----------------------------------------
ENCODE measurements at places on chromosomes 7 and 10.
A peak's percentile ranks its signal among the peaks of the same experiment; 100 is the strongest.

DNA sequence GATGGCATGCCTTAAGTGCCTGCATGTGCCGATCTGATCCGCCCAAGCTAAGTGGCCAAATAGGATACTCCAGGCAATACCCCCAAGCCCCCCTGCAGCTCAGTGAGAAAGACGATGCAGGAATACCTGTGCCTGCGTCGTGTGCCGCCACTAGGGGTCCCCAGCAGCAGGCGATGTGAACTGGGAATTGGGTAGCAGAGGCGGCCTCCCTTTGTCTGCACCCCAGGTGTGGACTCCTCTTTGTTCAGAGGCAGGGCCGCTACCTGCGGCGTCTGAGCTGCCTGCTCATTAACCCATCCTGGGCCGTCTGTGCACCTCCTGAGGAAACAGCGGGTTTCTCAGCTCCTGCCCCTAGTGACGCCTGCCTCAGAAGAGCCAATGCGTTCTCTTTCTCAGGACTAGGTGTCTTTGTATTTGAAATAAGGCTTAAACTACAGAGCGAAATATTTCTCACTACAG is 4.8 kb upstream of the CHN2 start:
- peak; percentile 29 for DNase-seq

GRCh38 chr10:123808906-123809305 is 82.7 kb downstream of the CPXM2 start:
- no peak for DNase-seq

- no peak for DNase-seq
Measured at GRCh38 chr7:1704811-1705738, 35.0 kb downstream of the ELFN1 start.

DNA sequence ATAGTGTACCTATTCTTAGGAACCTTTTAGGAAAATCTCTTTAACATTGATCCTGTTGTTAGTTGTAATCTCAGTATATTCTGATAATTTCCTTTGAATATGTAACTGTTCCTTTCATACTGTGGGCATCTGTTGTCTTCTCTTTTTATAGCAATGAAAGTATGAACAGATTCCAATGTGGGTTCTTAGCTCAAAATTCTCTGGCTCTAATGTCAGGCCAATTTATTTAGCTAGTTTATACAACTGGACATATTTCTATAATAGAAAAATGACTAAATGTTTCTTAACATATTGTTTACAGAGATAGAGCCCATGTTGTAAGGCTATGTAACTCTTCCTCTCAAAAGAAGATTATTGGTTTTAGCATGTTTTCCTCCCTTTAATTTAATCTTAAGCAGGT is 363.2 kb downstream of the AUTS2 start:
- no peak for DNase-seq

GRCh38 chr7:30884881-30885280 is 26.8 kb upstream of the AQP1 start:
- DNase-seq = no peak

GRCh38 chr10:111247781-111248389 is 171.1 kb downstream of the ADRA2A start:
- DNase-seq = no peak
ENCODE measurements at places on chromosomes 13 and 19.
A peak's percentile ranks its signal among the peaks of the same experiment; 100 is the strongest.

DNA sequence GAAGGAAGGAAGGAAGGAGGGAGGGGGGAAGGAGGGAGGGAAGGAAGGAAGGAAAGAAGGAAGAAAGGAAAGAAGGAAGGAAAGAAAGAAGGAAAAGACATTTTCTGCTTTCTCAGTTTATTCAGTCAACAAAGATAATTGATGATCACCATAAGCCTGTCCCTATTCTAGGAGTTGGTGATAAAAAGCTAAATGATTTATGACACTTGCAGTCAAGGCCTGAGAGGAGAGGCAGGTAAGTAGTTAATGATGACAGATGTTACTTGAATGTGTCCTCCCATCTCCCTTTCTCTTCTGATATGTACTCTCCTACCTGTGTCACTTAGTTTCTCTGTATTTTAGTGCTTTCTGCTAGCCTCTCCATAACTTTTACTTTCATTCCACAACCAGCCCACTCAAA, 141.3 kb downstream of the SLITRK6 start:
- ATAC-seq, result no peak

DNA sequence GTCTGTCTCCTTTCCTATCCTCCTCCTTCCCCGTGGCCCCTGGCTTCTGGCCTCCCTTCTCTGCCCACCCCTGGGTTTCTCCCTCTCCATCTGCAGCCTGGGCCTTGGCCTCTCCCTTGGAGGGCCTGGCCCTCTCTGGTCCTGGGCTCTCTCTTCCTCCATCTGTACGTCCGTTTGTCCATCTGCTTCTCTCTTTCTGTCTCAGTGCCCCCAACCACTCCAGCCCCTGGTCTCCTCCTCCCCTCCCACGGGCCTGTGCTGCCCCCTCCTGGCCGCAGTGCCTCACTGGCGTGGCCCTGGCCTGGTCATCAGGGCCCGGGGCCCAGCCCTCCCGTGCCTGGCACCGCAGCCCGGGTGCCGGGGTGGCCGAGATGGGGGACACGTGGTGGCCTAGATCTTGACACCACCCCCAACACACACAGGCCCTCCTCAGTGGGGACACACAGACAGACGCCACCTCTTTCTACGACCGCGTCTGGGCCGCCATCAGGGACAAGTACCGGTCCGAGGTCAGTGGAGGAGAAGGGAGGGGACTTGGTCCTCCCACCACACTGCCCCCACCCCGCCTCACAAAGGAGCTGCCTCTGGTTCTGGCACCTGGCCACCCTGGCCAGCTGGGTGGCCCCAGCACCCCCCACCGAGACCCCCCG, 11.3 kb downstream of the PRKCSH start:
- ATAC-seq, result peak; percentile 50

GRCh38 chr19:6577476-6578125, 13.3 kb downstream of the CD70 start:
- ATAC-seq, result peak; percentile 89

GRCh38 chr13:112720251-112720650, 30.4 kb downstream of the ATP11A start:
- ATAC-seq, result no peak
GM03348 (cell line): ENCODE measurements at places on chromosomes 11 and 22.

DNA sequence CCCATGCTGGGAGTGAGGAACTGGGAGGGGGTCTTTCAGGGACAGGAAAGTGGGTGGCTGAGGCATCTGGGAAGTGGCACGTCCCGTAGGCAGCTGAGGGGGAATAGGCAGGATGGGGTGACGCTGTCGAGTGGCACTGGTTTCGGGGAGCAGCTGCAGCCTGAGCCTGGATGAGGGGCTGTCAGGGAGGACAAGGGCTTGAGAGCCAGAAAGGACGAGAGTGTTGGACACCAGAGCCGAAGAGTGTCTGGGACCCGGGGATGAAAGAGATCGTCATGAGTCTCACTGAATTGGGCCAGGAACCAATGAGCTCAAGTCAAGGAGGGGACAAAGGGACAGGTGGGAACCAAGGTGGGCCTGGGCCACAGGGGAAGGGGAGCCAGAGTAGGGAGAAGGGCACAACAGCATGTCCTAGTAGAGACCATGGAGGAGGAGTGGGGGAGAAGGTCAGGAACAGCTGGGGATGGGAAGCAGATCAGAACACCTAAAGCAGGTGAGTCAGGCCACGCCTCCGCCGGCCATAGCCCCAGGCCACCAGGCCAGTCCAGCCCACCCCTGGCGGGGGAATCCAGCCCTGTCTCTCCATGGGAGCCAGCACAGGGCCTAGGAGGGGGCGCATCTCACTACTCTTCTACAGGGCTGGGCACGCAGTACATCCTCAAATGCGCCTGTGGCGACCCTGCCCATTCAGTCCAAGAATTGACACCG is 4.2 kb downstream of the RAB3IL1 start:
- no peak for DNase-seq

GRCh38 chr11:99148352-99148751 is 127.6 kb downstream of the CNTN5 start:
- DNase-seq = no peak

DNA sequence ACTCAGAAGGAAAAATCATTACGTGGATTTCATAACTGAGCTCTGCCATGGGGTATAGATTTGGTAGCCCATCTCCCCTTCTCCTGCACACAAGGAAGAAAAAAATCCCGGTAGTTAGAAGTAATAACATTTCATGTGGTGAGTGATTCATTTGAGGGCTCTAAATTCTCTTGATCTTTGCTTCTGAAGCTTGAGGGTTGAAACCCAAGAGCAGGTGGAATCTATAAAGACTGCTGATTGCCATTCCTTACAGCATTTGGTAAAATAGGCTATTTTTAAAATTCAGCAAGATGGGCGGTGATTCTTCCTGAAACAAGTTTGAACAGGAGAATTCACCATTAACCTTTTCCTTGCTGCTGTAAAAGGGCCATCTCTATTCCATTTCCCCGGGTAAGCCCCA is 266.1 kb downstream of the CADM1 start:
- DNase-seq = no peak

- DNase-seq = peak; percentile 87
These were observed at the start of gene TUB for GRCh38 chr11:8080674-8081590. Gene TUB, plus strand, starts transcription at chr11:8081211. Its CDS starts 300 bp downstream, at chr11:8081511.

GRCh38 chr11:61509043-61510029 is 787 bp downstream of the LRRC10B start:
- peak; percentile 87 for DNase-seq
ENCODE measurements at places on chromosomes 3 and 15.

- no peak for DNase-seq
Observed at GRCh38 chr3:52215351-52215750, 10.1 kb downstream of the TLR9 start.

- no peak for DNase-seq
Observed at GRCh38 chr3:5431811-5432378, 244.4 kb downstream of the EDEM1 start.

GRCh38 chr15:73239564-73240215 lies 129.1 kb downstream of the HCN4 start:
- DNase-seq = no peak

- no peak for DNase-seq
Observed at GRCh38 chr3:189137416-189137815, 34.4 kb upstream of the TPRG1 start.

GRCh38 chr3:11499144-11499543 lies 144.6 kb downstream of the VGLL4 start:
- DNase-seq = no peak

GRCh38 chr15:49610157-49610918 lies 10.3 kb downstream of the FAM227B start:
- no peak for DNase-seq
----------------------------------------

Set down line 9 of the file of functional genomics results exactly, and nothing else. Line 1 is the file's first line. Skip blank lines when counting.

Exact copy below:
DNA sequence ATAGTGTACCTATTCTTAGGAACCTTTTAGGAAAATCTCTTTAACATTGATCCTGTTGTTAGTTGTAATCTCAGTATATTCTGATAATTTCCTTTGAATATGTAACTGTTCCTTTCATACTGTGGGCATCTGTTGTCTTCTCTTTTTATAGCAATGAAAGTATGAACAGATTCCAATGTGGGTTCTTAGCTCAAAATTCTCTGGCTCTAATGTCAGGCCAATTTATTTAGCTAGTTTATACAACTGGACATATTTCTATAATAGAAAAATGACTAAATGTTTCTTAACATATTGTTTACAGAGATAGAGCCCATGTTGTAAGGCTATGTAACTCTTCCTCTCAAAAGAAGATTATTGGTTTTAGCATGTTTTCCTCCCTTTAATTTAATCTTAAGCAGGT is 363.2 kb downstream of the AUTS2 start: